How two information portals hide their ties to the Russian news agency InfoRos
In March this year, we stumbled across articles from a French website called Observateur Continental, which had spread disinformation related to COVID-19, including an article repropagating an interview with the US professor of international law Francis Boyle, who had falsely asserted without evidence that the “COVID-19 is a perfect biological weapon”.
Based on this, we began to look deeper into Observateur Continental and uncovered that two information portals (oneworld.press and observateurcontinental.fr) hide their ties to InfoRos – a news agency previously linked to Russian military intelligence (GRU), according to reports by the Washington Post and Stanford Internet Observatory.
EU Joint Communication on the Infodemic
Last week, the European Commission and EEAS released a Joint Communication on the COVID-19 infodemic (if you’re looking for a concise write-up, TechCrunch has it). Responding to this, we released our position on the Communication; in essence, we push for a more robust, decentralised EU financial framework for supporting civil society in Europe. We’re also deeply concerned about the European Commission’s intention to fight disinformation with more strategic communications.
In the news
- In an effort to curb the virality of mis/disinformation, Twitter is testing a new design feature, which would ask users if they would like to open a link first before sharing it.
- Democratic presidential candidate Joe Biden has written to Facebook to ask the platform to “proactively stem the tide of false information” by fact-checking viral election-related information. Additionally, he asked that the platform fact-checks political ads that will run in the two-week period preceding the election. In response, Facebook released a very short statement.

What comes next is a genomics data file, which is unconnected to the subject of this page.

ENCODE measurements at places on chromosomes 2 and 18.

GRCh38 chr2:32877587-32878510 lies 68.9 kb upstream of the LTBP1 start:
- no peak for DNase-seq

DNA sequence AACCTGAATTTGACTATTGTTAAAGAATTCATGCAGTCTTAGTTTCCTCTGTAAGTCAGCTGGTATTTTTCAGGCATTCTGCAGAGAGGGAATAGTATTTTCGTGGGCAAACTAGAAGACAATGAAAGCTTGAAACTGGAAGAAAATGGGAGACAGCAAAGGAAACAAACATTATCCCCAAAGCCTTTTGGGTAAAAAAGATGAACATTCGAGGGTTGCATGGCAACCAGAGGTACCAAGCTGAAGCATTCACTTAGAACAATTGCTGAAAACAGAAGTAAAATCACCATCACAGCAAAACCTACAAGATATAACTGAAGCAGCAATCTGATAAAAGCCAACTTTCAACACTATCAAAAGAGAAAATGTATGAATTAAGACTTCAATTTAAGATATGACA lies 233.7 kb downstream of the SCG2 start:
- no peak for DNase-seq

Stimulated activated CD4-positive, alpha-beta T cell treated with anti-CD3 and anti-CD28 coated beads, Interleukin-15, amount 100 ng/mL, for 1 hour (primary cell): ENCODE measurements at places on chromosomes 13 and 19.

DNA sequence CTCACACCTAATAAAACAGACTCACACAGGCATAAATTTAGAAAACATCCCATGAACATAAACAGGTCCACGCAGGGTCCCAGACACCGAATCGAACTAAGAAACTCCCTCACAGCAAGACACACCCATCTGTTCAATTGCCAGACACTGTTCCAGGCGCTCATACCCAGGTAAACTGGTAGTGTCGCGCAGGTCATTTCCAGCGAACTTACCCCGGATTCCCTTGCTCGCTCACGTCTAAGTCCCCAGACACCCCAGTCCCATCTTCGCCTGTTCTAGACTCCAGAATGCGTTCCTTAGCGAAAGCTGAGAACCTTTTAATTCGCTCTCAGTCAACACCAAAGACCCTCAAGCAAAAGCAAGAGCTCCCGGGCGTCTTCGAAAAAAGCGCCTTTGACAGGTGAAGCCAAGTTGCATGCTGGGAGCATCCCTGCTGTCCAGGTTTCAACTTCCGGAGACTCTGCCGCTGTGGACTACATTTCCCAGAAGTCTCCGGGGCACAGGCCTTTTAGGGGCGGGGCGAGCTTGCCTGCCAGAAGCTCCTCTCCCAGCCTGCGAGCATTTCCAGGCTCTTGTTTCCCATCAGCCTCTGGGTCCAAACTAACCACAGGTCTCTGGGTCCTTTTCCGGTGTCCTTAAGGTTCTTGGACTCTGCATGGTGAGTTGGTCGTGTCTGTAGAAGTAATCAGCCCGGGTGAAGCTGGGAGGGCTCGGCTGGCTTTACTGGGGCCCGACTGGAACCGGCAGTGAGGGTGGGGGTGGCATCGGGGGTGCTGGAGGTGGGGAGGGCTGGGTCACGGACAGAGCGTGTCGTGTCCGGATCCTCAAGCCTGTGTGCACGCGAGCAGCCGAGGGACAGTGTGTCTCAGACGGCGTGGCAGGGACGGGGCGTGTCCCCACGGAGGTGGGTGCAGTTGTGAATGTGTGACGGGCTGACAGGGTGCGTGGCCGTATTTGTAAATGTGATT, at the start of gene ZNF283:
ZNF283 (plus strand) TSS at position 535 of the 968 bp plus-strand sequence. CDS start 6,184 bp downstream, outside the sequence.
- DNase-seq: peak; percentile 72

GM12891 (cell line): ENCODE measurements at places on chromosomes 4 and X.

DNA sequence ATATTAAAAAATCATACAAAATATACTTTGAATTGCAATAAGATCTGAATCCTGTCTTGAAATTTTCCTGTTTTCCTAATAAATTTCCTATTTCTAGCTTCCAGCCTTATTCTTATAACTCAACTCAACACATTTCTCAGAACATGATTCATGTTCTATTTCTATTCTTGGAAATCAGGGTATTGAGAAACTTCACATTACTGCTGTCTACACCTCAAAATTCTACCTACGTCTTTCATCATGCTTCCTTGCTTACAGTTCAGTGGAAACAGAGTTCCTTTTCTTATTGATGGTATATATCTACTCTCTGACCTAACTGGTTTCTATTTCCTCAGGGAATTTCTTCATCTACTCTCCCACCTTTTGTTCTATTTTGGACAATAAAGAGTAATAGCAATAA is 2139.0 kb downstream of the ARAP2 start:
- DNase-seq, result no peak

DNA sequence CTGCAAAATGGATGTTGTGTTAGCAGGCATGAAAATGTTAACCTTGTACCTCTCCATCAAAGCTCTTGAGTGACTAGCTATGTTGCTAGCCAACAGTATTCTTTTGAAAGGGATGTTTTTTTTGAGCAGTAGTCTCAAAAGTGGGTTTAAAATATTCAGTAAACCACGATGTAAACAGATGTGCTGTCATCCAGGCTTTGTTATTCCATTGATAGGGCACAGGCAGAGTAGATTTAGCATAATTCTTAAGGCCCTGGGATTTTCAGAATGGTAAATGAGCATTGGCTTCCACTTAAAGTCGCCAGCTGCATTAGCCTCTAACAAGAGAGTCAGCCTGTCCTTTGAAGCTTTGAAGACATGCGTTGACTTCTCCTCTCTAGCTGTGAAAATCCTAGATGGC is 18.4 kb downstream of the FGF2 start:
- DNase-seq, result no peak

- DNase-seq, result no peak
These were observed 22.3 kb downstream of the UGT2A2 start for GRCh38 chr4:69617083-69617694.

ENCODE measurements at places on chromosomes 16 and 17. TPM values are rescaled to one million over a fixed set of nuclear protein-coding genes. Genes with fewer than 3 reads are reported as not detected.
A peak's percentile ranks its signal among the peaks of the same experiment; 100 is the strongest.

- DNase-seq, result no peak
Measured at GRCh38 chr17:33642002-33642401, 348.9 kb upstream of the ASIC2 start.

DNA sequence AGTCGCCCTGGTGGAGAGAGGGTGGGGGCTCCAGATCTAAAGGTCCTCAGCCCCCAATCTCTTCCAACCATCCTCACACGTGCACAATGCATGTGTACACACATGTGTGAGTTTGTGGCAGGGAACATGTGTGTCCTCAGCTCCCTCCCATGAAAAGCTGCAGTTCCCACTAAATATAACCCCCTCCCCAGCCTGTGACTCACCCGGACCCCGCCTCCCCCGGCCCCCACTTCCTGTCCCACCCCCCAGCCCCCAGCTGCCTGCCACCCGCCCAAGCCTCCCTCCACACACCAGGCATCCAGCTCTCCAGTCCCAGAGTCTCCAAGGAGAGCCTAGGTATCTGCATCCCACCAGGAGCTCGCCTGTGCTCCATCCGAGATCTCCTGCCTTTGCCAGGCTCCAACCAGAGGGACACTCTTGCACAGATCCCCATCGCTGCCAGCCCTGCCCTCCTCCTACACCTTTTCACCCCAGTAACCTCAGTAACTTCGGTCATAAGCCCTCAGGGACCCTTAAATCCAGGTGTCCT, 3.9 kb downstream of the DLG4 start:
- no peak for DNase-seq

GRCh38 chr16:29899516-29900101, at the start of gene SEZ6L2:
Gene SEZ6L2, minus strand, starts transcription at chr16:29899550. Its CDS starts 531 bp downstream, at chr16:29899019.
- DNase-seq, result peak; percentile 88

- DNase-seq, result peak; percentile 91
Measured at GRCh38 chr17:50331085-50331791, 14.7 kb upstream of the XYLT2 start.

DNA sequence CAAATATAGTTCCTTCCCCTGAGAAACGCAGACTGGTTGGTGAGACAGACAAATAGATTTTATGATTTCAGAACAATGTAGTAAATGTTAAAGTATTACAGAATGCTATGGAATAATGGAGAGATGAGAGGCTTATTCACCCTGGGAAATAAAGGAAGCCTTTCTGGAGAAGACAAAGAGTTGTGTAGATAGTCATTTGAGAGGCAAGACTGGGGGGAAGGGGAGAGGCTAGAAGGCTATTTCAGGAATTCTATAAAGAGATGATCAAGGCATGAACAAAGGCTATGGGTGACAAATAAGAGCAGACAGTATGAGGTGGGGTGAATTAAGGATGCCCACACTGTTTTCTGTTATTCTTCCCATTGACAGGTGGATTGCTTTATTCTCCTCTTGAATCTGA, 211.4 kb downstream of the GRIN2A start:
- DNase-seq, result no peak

- The disinformation campaign to define U.S. protesters as ‘terrorists’ – DRFLab has detailed how a campaign centred on spreading false claims about Antifa “terrorism” gained momentum across the US, influencing both the public and policymakers’ perceptions of the protests.
- In a new piece, First Draft outlines 12 principles designers should follow for labelling manipulated media on social media platforms. These range from making labels noticeable and easy to process to using a consistent labelling scheme across contexts.
- Institute for Strategic Dialogue recently released a report reviewing the three major online platforms’ (Facebook, Twitter, and Google) policies to stem the infodemic and their enforcement during the first 100 days.
- Following Twitter’s removal of almost 24,000 accounts linked to China, Stanford Internet Observatory has analysed the content covered by these accounts, finding that the main topics were the Hong Kong protests; COVID-19; exiled Chinese billionaire Guo Wengui, and Taiwan.
Events and announcements
- In collaboration with Mozilla Foundation, Policy has launched Choose Your Own Fake News — a game where characters explore different scenarios that portray how misinformation can have real-life consequences.
- BBC News Africa has launched a searchable library of fact-checks debunking popular myths and misinformation about coronavirus in Africa.
- 17 June, 15:00 CEST @ Transitions with Memo 98 – Tackling the COVID-19 Infodemic: How to Set Up an Effective Monitoring System – a Practical Guide.
- 18 June, 14:00 CEST @ Forum Europe event – GDPR: 2 years on.
- SAVE THE DATE: 27-31 July – RightsCon online.